Alcohol is mainly broken down by the liver, which can metabolize 1 standard drink per hour for men. Factors such as age, weight, gender, and amount of food eaten can affect how fast the body can process alcohol. The rate of alcohol metabolism cannot be increased by sleeping or drinking water.
Alcohol is detectable for up to 6 hours in blood; about 12-24 hours in breath, urine, and saliva; and up to 90 days in hair.
Although alcohol passes through the digestive system, it does not undergo digestion like food. When it reaches the stomach, it is absorbed directly into the bloodstream through the tissue lining of the stomach and small intestines. Once in the bloodstream, it is carried throughout the body and travels to the brain.1
A healthy person will usually feel the effects of a drink within 15 to 45 minutes.1 Most men with little to no tolerance will have some observable intoxication when their blood alcohol level (BAC) reaches 0.05%, and their ability to drive will be impaired at 0.07%. At 0.10%, they will be clearly intoxicated.2
The absorption process may be somewhat slowed when there is food in the stomach. Food can absorb alcohol, block it from coming into contact with the stomach lining, or slow its transit from the stomach into the duodenum (the upper portion of the small intestine), where it otherwise is very rapidly absorbed into the bloodstream.1
The liver breaks down alcohol with an enzyme called alcohol dehydrogenase. On average, the liver can metabolize 1 standard drink per hour for men, or about 0.015g/100mL/hour (i.e., a reduction of blood alcohol level, or BAC, by 0.015 per hour). In addition to liver processing, about 10% of alcohol is eliminated through sweat, breath, and urine.1
Factors that may influence how fast alcohol is broken down include:3
The breakdown and elimination of alcohol cannot be sped up by drinking water or sleeping, and neither coffee nor a shower will sober you up faster. As long as your rate of consumption is greater than your rate of elimination, your BAC will continue to rise.1
The amount of time alcohol can be detected in your system depends on the type of test used.
Since alcohol is metabolized fairly quickly, most clinicians rely on observations of alcohol use—such as slurred speech or the smell of alcohol—or a breathalyzer test to confirm intoxication or recent drinking.2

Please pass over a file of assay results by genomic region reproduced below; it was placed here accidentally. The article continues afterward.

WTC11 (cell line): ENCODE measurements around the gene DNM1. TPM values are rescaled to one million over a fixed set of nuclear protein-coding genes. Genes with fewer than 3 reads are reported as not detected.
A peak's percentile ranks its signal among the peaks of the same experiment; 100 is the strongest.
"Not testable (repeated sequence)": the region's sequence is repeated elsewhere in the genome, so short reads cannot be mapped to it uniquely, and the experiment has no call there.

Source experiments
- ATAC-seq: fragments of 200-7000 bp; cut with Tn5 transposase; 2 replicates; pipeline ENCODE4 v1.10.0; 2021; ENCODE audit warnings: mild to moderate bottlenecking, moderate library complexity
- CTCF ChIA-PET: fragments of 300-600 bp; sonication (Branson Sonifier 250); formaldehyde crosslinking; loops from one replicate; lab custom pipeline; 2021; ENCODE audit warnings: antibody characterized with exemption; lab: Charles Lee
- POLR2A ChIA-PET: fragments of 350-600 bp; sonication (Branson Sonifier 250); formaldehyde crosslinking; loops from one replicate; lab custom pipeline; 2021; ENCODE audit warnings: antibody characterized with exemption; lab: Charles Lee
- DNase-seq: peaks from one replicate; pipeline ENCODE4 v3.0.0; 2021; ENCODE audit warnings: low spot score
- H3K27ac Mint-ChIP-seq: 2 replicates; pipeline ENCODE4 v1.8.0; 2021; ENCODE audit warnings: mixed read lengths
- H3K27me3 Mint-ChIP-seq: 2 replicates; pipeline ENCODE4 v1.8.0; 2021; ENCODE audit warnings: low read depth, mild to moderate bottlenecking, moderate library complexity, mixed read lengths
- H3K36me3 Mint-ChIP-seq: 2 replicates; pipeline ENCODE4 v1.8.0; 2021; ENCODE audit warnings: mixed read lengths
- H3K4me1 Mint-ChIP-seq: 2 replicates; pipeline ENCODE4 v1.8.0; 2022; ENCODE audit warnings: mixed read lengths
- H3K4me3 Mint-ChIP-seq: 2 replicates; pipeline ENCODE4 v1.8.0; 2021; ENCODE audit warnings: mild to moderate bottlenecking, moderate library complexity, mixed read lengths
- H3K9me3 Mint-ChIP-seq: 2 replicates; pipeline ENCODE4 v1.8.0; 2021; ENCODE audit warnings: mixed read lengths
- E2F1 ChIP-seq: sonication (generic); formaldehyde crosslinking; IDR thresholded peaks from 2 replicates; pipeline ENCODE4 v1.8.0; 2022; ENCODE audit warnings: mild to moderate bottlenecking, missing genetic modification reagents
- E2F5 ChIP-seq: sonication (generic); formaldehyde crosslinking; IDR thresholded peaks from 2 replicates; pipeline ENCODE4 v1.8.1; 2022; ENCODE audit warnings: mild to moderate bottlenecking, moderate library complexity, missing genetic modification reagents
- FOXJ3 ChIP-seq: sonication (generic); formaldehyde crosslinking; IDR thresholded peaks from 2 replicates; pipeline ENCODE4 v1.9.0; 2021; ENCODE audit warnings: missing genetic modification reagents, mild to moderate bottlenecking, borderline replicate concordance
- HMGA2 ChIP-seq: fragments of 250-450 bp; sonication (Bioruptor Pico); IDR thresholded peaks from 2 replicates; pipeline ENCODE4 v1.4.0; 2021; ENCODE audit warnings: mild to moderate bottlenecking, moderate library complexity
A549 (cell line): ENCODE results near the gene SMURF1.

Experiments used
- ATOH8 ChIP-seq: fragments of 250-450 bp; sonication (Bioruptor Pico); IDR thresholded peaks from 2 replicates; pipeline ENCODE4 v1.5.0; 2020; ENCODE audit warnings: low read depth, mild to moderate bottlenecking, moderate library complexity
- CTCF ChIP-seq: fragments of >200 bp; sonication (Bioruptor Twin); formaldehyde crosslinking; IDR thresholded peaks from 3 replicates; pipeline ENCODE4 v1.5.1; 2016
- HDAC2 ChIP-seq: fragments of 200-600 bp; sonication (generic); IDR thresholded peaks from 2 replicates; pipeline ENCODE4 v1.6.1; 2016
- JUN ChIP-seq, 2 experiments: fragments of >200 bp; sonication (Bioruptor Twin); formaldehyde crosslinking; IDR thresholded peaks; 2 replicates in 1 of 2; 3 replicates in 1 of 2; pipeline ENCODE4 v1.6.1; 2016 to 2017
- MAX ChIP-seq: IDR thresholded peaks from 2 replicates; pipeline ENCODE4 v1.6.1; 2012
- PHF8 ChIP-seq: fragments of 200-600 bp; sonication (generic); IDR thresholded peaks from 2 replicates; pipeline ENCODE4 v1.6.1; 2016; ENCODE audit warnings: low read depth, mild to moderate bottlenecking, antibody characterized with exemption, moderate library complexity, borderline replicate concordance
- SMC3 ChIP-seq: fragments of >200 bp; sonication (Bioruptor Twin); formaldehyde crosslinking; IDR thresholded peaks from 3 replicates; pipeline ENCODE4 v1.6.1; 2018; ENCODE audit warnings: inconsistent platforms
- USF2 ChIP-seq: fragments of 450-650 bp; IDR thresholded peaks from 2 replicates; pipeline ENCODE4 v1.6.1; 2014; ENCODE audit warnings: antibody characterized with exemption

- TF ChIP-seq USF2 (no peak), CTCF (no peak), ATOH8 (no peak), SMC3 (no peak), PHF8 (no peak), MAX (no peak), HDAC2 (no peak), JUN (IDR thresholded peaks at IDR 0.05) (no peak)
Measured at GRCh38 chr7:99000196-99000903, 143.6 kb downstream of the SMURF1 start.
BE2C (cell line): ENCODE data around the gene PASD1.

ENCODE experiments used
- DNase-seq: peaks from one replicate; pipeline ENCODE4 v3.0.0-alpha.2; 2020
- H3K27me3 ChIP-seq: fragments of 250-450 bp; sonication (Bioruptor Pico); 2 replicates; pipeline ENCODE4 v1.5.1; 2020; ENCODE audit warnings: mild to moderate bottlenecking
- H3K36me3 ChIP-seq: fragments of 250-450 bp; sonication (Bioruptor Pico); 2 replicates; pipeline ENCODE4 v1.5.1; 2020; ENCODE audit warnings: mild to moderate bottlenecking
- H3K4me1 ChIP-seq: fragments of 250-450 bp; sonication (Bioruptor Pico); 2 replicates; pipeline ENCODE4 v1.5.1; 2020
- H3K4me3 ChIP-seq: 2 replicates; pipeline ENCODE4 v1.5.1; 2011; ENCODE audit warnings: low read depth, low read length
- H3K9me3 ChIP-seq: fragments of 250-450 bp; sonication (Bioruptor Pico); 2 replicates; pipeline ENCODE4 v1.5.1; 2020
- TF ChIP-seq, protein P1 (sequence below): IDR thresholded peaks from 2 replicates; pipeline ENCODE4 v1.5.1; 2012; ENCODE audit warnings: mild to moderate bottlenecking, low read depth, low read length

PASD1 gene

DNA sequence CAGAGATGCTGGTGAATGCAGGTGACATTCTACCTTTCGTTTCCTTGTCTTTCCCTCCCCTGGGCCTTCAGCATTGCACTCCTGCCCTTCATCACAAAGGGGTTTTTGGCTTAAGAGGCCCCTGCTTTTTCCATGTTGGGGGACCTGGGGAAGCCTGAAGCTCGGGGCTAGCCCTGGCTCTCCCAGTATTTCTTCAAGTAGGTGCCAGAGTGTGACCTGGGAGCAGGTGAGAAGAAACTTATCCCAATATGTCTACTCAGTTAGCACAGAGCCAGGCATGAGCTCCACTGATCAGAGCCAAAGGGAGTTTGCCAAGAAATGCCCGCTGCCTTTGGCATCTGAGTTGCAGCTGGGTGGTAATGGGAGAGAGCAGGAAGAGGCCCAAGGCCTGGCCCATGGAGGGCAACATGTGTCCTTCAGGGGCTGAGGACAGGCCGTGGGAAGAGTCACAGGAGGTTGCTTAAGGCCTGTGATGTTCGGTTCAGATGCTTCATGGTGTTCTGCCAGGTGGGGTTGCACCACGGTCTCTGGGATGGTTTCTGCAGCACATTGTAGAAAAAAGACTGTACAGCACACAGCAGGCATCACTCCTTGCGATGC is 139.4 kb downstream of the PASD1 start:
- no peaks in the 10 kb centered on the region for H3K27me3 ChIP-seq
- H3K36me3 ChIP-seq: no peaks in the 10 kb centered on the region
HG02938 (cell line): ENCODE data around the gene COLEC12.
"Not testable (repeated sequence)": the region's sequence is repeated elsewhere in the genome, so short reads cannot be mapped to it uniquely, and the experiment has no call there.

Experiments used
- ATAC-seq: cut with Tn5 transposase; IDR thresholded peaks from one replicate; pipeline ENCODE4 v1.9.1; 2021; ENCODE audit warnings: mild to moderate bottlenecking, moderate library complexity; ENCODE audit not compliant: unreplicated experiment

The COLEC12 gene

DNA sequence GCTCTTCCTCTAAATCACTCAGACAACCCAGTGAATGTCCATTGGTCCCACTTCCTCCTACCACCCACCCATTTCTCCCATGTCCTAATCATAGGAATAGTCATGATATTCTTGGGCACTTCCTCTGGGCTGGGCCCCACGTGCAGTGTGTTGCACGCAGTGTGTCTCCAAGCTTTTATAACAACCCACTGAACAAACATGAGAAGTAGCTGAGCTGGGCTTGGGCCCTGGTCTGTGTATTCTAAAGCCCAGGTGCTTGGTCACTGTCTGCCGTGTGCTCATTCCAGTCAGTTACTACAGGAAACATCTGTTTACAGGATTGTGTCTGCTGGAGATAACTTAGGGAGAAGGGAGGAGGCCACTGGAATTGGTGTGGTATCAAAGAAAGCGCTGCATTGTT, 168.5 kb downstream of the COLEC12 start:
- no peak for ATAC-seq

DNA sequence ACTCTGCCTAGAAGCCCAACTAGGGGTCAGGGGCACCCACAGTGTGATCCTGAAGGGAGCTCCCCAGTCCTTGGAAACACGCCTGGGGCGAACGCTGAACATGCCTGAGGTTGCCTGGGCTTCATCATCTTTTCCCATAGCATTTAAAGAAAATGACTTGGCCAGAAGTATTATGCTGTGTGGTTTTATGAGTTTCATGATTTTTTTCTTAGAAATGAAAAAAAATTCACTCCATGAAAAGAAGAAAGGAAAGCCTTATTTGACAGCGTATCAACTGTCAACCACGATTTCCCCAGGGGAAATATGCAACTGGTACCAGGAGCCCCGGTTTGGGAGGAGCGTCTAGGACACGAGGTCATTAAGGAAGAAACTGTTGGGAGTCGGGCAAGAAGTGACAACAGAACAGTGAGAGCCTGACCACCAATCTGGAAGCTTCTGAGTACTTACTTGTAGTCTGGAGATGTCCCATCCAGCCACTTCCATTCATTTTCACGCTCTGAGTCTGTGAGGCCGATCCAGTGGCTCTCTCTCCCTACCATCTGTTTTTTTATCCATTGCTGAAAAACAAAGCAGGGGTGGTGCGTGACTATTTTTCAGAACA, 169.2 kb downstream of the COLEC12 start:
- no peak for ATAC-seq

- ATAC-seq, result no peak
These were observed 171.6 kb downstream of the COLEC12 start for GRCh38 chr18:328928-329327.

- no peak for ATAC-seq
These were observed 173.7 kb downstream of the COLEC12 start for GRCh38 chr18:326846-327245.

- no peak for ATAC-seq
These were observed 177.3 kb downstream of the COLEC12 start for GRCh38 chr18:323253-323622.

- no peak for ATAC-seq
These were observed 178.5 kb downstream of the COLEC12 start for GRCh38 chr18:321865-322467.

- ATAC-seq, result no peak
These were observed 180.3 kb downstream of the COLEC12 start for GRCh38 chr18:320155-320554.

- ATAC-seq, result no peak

According to the National Survey on Drug Use and Health, roughly 14.5 million people age 12 or older had an alcohol use disorder in the U.S. in 2017. This figure represents 5.3% of all people in this age group. Alcohol-related deaths are the third-leading cause of preventable death in the country, with about 88,000 people dying each year from liver failure, overdose, drunk driving, and other accidents.5,6
Knowing more about how alcohol is metabolized and keeping track of your likely blood alcohol levels can help to prevent unintended over-intoxication and accidental death from alcohol poisoning. Understanding the dangers of alcohol can also help avoid a cycle of growing tolerance, physical dependence and, ultimately, a compulsive pattern of problematic alcohol use that culminates in addiction development.
. Bowling Green State University. Alcohol Metabolism.
. Substance Abuse and Mental Health Services Administration. (2006). Substance Abuse: Clinical Issues in Intensive Outpatient Treatment.
. United Kingdom National Health Service. (2018). How long does alcohol stay in your blood?
. American Society of Addiction Medicine. (2013). Drug Testing: A White Paper of the American Society of Addiction Medicine.
. Substance Abuse and Mental Health Services Administration. (2018). Key Substance Use and Mental Health Indicators in the United States: Results from the 2017 National Survey on Drug Use and Health.
. National Institute on Alcohol Abuse and Alcoholism. (2018). Alcohol Facts and Statistics.